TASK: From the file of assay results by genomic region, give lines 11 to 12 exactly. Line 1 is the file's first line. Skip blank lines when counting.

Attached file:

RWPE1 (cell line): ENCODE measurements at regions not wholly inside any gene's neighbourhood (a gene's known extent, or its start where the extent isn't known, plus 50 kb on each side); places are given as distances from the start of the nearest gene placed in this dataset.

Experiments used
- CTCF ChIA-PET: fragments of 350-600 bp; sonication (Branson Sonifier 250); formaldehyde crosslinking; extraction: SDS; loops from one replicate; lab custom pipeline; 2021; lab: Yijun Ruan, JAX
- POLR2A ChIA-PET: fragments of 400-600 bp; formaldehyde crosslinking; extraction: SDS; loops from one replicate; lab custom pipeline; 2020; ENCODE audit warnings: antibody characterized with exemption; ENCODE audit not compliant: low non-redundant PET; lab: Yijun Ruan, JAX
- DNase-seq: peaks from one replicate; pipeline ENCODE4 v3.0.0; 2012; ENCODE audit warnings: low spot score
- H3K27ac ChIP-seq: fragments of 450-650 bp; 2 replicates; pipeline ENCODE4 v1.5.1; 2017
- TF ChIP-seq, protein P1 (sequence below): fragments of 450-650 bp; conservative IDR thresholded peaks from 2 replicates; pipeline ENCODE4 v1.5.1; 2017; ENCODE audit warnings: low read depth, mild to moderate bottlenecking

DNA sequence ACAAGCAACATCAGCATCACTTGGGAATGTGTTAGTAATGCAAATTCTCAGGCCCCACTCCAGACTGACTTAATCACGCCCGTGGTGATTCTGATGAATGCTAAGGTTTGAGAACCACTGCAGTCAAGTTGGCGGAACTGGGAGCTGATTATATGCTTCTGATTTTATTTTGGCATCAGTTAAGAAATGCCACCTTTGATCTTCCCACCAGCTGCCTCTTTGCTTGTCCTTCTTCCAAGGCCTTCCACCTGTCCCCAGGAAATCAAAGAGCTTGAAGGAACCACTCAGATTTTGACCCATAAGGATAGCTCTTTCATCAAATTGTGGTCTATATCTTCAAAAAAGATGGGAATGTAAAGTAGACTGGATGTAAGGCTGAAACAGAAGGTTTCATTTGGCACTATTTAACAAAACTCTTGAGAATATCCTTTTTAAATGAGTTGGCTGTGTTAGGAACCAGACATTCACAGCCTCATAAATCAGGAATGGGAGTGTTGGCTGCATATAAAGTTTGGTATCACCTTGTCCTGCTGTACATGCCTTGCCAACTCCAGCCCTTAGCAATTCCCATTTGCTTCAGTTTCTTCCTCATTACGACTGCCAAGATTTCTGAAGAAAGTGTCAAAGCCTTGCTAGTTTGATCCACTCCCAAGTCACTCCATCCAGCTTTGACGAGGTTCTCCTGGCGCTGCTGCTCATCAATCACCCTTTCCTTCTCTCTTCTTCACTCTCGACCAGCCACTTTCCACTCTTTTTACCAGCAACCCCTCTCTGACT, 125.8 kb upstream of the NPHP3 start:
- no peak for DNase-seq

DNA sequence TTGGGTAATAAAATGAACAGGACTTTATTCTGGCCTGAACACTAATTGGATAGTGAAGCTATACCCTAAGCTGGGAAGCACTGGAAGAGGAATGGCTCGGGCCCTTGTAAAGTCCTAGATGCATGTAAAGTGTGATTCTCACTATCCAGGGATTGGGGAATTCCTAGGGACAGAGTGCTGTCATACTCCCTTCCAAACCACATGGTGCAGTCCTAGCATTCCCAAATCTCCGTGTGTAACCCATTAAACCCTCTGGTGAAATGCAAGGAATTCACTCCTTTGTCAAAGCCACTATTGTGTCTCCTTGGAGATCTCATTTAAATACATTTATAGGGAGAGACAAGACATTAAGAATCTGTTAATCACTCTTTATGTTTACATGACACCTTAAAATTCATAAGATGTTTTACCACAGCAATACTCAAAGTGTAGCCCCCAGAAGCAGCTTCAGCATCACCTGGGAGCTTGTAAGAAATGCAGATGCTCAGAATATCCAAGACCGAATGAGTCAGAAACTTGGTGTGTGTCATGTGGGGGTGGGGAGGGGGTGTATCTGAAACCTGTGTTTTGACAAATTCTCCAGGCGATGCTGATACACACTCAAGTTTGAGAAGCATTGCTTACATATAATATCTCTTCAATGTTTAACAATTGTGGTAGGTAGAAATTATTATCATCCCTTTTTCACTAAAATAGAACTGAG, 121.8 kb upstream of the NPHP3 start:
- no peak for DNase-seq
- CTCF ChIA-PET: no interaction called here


- no peak for DNase-seq
- CTCF ChIA-PET: no interaction called here